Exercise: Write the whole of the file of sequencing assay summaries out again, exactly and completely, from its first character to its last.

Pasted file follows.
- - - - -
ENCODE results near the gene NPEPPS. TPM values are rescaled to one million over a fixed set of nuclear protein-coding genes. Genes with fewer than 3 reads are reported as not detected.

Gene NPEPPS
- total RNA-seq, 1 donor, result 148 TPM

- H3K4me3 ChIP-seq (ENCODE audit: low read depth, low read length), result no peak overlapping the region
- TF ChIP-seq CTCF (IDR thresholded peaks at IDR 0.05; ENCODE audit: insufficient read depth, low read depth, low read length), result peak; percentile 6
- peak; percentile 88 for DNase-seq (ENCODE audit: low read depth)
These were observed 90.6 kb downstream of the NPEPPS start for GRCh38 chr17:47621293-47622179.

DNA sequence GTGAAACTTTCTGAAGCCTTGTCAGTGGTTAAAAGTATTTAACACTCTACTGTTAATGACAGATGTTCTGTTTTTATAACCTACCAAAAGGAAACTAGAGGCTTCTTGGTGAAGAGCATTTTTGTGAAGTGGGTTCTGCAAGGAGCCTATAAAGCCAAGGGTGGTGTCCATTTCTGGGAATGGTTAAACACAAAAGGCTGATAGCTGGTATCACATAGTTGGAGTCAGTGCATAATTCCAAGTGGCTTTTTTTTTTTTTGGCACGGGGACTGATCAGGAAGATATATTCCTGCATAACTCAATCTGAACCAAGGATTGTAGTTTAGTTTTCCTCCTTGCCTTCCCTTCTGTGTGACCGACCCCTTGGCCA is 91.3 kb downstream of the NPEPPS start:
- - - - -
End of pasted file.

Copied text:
ENCODE results near the gene NPEPPS. TPM values are rescaled to one million over a fixed set of nuclear protein-coding genes. Genes with fewer than 3 reads are reported as not detected.

Gene NPEPPS
- total RNA-seq, 1 donor, result 148 TPM

- H3K4me3 ChIP-seq (ENCODE audit: low read depth, low read length), result no peak overlapping the region
- TF ChIP-seq CTCF (IDR thresholded peaks at IDR 0.05; ENCODE audit: insufficient read depth, low read depth, low read length), result peak; percentile 6
- peak; percentile 88 for DNase-seq (ENCODE audit: low read depth)
These were observed 90.6 kb downstream of the NPEPPS start for GRCh38 chr17:47621293-47622179.

DNA sequence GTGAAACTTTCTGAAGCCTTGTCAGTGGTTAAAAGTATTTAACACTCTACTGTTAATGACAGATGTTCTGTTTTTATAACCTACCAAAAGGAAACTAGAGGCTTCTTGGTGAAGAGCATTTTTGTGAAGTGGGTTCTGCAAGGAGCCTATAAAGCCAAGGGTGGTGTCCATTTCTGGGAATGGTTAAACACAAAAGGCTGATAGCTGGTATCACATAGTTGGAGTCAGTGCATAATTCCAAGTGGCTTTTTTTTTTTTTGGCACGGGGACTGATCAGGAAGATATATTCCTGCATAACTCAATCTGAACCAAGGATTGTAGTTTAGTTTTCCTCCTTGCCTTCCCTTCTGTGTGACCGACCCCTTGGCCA is 91.3 kb downstream of the NPEPPS start: